Soviet leaders and managers at all levels of the government and Communist Party are provided hardened alternate command posts located well away from urban centers - in addition to many deep bunkers and blast shelters in Soviet cities. This comprehensive and redundant system, patterned after a similar system designed for the Soviet Armed Forces, provides more than 1,500 hardened alternate facilities for more than 175,000 key Party and government personnel throughout the USSR. In contrast, the US passive defense effort is far smaller and more limited; it is in no way comparable to the comprehensive Soviet program.

Elaborate plans also have been made for the full mobilization of the national economy in support of the war effort. Reserves of vital materials are maintained, many in hardened underground structures. Redundant industrial facilities are in active production. Industrial and other economic facilities have been equipped with blast shelters for the work force, and detailed procedures have been developed for the relocation of selected production capabilities. By planning for the survival of the essential work force, the Soviets hope to reconstitute vital production programs using those industrial components that could be redirected or salvaged after an attack.

www.fas.org...


So yes, some nations did spend the required resources and considering the smaller GDP's and general lesser living standards it's funny that we should argue that richer nations could not be far better prepared and defended.


But you're faced with much, much worse threats than that. The SS-18 is 20 megatons - and London would get more than one.


Some SS-18 versions are but they were the first types and have long, long ago been retired. Either way as you basically understand those later SS-18 versions had 10 750 KT warheads. My point isn't that weapons did not get more dangerous but basically that this took a great deal of time which would have allowed the UK DECADES to prepare civil defenses before the USSR ever had the type of superiority that would have allowed it a NATO style aggressive foreign policy. .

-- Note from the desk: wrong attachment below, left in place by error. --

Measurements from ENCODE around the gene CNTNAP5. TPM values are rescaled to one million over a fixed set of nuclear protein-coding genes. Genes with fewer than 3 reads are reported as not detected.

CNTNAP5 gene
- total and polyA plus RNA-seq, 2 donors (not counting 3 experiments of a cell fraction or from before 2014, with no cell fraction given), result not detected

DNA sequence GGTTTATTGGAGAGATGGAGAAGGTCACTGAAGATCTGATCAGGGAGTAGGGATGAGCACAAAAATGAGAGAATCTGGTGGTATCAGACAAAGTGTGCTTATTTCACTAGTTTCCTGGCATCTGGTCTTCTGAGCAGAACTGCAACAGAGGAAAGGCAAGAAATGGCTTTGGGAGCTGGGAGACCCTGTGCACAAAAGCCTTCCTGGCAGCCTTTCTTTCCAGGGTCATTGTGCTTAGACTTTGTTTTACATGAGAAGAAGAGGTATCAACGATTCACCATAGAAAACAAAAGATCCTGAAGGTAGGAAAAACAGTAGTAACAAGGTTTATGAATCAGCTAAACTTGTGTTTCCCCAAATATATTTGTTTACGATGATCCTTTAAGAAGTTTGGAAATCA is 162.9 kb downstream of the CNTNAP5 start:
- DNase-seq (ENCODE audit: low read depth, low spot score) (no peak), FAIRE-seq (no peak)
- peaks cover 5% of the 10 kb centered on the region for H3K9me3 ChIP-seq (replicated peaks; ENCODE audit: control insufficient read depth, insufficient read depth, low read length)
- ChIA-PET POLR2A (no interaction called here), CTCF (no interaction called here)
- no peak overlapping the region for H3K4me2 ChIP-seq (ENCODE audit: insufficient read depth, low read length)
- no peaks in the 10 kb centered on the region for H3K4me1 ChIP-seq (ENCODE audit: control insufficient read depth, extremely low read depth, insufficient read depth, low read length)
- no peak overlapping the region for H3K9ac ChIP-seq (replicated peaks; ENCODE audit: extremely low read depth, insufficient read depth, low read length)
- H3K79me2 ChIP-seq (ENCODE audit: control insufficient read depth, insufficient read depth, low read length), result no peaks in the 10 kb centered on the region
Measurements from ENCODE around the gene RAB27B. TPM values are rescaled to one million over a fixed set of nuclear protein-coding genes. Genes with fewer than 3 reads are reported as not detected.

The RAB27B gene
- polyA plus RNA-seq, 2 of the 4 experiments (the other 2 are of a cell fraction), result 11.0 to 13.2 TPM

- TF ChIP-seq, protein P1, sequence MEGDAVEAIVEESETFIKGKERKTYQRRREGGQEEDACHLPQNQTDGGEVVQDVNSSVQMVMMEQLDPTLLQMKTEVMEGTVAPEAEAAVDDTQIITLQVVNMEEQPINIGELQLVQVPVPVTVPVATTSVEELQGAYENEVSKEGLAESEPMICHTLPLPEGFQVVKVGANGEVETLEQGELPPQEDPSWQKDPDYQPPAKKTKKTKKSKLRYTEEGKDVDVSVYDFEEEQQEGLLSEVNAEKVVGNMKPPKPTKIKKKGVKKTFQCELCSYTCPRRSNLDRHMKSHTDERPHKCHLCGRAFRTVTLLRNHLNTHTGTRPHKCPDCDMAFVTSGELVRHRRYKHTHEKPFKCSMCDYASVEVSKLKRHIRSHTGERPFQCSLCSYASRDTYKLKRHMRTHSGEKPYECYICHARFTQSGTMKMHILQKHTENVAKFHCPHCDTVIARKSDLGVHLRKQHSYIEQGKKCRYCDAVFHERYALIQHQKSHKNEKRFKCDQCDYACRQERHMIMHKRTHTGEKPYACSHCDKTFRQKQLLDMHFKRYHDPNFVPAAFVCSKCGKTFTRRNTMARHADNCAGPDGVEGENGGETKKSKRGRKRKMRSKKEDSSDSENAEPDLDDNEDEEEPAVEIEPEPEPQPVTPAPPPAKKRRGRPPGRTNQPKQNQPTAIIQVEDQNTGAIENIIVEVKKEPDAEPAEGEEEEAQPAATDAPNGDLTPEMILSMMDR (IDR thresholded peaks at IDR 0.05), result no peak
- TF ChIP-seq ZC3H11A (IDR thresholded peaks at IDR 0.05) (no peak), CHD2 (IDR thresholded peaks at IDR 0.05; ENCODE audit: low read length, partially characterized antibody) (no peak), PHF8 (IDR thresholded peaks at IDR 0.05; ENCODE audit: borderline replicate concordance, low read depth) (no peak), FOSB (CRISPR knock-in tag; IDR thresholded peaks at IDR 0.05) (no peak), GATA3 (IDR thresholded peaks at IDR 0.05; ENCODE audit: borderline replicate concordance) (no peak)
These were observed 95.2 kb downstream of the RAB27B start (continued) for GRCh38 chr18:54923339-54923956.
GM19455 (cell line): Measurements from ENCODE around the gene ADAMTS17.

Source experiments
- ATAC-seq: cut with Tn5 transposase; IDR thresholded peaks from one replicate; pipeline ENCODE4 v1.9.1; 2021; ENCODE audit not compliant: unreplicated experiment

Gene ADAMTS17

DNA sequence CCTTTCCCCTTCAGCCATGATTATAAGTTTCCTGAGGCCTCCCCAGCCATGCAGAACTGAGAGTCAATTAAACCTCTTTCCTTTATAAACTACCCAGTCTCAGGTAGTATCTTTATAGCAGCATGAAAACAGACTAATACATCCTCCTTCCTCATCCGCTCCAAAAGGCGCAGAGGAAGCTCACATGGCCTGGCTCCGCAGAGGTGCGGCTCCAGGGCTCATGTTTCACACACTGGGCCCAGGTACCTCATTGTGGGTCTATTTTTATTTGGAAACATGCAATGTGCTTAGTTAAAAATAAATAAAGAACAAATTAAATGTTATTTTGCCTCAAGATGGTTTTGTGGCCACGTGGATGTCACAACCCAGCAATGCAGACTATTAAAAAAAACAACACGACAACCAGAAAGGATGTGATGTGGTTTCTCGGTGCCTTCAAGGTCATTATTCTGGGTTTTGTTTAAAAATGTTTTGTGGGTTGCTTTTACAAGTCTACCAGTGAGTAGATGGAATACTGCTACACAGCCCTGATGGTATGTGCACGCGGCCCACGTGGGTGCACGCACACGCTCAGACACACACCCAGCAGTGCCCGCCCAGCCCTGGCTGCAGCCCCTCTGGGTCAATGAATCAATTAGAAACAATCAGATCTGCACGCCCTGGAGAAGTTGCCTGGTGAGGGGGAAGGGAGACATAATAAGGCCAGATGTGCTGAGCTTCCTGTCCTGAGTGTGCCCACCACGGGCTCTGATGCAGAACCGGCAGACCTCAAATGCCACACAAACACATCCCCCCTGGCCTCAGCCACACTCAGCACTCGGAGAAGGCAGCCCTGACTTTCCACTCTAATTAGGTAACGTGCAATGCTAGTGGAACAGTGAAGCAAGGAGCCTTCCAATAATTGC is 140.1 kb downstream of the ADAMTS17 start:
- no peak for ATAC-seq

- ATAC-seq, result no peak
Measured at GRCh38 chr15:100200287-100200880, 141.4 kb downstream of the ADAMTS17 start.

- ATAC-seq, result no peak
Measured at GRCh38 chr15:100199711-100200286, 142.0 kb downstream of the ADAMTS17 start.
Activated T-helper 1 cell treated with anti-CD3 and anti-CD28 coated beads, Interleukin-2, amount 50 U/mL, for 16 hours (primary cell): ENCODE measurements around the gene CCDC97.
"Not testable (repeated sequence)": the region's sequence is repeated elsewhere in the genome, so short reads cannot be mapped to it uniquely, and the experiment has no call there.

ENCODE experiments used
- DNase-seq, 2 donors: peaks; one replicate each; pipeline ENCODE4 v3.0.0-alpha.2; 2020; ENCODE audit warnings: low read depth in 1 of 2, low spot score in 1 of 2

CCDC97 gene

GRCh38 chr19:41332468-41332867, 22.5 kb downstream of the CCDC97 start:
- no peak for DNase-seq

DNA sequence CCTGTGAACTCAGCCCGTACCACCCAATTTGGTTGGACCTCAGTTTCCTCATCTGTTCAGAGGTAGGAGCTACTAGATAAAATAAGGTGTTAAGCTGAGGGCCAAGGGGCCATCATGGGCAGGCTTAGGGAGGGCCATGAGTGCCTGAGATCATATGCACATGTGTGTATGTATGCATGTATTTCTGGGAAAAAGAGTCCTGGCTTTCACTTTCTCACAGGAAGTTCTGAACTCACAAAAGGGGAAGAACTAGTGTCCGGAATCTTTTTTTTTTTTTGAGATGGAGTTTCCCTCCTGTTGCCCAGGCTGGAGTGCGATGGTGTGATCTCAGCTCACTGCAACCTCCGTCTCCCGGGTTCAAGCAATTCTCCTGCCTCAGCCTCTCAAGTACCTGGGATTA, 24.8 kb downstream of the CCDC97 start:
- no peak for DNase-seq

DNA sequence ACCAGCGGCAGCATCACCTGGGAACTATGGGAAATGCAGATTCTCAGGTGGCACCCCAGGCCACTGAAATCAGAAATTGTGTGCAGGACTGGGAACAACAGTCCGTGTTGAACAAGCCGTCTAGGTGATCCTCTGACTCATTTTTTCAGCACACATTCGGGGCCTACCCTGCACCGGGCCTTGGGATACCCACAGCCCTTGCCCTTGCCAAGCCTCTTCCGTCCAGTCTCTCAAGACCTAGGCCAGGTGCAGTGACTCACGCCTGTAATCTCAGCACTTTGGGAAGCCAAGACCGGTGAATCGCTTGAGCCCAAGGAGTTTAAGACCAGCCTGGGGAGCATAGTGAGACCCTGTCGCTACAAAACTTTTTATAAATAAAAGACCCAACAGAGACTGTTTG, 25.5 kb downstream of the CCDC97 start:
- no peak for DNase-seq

But nobody would be. The rich would be long gone; the poor would be refugees. International corporations and capital would do nothing. Few people would be insane enough to keep supporting a government that allowed it to happen.


So you have changed your argument from there wont be many survivors to claiming that the survivors wont have any trust left in a government that convinced them that there were no defenses? Why would they lose trust if they have like you been so fully indoctrinated in the first place?



We're not talking about Stalinist Russia here. Your country would be instantly converted into a radioactive wasteland, a bankrupt state with millions of people needing medical help that did not exist and a large number of traumatised survivors. It would be a third-world country which the great powers (like Brazil) might provide some aid to if you're lucky...


Not my country and while such things are quite possible as unprepared as Britain is today it never had to be that way.